Turtle-watching excursions are now a major tourist attraction on the island of Boa Vista. Last year, during the four months of the nesting season – between July and October – alone, some 29 million escudos in revenues were earned from the activity. A total of 5,240 tourists purchased the excursion package, which costs an average of 5,500 escudos, or 50 euros. But taxi drivers and the eight companies offering the excursions have failed to come to an understanding as to the price to charge.
This is the case despite the fact that ecotourism ethics stipulate that the turtle watching activities should generate benefits for local communities and ensure respect for the environment. The NGOs and businesses in the sector admit that these targets have not been met, claiming that legislation is still needed – legislation that is, according to the National Directorate of the Environment, is at an advanced stage of preparation.
The Boa Vista office of the Cape Verde Protected Areas System Consolidation Project last year proposed a fee of 300 escudos per tourist with the objective of giving some benefits back to the communities, especially in the northern zone of the island, which lies inside Boa Vista’s natural park.
The 5,240 tourists taxed at 300 escudos each (a figure supposed to be included in the final price) should have generated a total of 1,572,000 escudos, but so far only 718,000 have actually been able to be collected. The funds collected were invested, according to the 2014 nesting season report elaborated by the Boa Vista office of the Cape Verde Protected Areas System Consolidation Project, mostly in educational projects.
But not all contributed the fee, for various reasons. The allegedly illegal nature of the fee and lack of knowledge regarding the ends for which the contributions would be used were among the justifications given by businesses for not contributing or for paying amounts lower than those initially agreed to.
Another issue that has outraged businesses is that TUI, which is responsible for one-third of the excursions, refuses to collaborate. TUI purchases the turtle-watching packages from the company Naturália for 3,500 escudos, only to sell them to tourists at 8,600 escudos.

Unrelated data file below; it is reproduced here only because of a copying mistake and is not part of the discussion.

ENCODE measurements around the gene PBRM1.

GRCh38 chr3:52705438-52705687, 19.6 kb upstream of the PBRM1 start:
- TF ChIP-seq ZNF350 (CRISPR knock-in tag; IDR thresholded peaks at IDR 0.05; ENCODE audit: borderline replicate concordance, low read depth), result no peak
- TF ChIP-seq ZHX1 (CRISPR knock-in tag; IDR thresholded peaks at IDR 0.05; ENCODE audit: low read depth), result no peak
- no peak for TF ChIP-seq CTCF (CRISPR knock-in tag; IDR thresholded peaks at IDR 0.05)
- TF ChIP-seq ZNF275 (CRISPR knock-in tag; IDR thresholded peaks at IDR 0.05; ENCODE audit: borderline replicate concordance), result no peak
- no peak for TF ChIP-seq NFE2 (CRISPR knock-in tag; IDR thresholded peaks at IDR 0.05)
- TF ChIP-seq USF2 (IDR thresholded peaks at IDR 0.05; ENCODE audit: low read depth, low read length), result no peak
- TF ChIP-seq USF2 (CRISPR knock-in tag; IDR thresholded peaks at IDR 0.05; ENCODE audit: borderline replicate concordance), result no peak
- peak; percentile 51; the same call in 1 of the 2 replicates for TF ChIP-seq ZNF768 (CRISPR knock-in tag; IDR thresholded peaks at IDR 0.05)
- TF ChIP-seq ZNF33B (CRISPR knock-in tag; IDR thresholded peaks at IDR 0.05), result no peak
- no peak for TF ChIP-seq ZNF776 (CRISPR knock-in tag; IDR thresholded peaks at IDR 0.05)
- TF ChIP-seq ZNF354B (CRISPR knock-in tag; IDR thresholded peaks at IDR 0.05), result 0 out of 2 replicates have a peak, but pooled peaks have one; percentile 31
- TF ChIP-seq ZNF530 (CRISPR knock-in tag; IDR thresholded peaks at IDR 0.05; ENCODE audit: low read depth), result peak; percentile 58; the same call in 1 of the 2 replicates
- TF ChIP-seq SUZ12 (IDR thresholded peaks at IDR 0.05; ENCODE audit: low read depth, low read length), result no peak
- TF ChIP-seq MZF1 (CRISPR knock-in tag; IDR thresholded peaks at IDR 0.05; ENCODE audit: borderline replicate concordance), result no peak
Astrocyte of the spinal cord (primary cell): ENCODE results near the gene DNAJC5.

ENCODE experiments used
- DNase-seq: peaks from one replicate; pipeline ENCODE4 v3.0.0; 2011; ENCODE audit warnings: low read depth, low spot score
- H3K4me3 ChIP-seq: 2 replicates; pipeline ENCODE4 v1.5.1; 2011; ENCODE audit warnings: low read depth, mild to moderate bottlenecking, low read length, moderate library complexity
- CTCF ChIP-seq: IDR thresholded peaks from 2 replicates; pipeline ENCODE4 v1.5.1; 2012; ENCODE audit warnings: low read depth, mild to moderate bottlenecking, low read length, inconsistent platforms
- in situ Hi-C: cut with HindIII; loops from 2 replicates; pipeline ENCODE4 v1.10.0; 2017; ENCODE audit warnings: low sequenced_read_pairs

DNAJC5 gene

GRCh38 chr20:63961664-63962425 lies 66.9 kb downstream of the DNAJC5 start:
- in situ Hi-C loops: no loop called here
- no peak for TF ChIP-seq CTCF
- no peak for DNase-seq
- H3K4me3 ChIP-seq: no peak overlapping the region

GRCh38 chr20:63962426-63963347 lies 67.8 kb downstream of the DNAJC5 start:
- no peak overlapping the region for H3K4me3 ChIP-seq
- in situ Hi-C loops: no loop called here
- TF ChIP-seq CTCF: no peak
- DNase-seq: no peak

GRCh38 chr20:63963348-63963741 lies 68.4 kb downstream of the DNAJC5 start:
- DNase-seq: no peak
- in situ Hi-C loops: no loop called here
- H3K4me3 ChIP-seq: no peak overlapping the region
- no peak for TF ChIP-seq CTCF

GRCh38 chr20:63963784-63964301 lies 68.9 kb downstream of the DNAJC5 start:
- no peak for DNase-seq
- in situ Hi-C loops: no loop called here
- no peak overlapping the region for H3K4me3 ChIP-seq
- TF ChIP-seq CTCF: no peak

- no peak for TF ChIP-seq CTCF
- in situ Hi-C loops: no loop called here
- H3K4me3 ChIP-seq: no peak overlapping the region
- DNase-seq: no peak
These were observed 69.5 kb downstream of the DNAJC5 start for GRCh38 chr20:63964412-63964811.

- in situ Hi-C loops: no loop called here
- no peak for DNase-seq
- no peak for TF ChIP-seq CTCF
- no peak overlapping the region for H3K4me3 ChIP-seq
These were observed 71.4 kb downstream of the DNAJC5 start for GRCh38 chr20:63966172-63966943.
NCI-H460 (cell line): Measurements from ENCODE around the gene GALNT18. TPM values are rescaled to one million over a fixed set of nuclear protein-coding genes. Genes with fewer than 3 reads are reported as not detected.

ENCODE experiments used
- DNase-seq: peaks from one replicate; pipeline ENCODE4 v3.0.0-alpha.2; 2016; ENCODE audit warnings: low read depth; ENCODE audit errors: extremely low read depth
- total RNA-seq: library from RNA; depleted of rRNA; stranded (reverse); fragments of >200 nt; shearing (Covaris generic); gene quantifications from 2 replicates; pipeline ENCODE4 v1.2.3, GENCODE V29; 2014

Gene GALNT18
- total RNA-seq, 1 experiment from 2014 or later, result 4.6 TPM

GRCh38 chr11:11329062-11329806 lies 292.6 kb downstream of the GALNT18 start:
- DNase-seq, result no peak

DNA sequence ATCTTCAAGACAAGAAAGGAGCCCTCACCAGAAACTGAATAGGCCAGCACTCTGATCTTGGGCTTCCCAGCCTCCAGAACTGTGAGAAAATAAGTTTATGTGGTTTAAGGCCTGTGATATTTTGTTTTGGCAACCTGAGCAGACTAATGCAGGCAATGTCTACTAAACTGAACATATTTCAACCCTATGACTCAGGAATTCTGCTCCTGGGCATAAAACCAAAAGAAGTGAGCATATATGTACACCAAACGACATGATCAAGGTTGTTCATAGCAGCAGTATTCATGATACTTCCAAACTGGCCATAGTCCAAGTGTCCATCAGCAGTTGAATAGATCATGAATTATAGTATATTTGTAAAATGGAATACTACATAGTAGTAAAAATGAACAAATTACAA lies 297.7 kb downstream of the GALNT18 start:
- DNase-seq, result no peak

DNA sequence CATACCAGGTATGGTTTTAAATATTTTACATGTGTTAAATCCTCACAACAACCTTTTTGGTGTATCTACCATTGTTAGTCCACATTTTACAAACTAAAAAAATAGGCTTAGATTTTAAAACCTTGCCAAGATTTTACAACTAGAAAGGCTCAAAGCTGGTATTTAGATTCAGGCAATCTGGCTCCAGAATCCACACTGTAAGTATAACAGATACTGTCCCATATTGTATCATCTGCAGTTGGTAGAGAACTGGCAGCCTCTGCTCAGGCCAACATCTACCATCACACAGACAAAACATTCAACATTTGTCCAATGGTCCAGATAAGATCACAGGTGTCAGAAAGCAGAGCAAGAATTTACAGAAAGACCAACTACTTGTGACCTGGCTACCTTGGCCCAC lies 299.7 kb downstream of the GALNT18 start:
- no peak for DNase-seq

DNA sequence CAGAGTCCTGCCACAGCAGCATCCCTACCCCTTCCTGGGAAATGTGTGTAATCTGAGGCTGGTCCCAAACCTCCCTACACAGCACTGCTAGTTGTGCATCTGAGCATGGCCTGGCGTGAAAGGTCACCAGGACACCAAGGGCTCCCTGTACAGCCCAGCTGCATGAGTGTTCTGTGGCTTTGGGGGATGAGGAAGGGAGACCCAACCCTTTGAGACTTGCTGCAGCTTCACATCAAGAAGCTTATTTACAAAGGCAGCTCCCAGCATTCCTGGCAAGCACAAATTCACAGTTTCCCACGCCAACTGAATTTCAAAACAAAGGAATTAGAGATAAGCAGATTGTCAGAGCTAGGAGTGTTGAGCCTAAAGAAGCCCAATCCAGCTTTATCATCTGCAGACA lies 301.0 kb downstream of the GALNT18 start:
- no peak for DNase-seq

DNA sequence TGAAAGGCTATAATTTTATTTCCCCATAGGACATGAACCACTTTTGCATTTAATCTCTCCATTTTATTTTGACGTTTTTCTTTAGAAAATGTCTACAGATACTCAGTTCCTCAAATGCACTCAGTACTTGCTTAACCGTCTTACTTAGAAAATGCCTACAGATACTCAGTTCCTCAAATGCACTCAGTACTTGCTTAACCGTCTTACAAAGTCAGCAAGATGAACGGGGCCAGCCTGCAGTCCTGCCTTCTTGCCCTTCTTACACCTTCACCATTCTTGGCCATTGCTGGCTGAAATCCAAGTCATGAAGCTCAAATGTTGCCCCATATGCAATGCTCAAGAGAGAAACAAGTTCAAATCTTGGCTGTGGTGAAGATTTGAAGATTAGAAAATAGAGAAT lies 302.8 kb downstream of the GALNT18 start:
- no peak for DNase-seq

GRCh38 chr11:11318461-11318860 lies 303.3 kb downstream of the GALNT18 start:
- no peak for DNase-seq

“It earned some 8 million escudos in the last season. In addition to not having paid the 300-escudo fee (which is not technically legal, given there is no legislation, but is seen as a compensatory measure), its uses its own vehicles, this reducing the socioeconomic benefits to society even further,” they complain.
The NGOs acknowledge that the conflicts surrounding the protection and financial exploitation of the turtles has had perverse effects – for example, it delays programs aimed at raising the awareness of civil society regarding the need to preserve the species.
Indeed, it is common to hear things like “some people are making money off of them. The only way I have of making any is by hunting them,” or “the only place I’ll conserve turtles is on my dinner plate,” clear signs of society’s outrage regarding the economic potential of the loggerhead turtle. In the meantime, mistrust has grown regarding NGOs, as has criticism regarding the way they work and finance their activities.
Prior to 2013, Naturália had a monopoly over the activity on the island of Boa Vista. Available data points to 1,411 tourists having gone on turtle-watching excursions in 2006, 672 in 2007, 1,241 in 2008, 1,563 in 2009, 2,634 in 2010 and 4,023 in 2011.
In 2012, Naturália took 3,353 tourists on turtle watches, but the same year saw new businesses begin operating excursions, taking some 2,334 tourists to see the sea turtles nest. Last year Naturália registered 3,014 tourists, against 2,230 by other businesses. 46 taxi drivers also independently took 837 tourists to see turtles.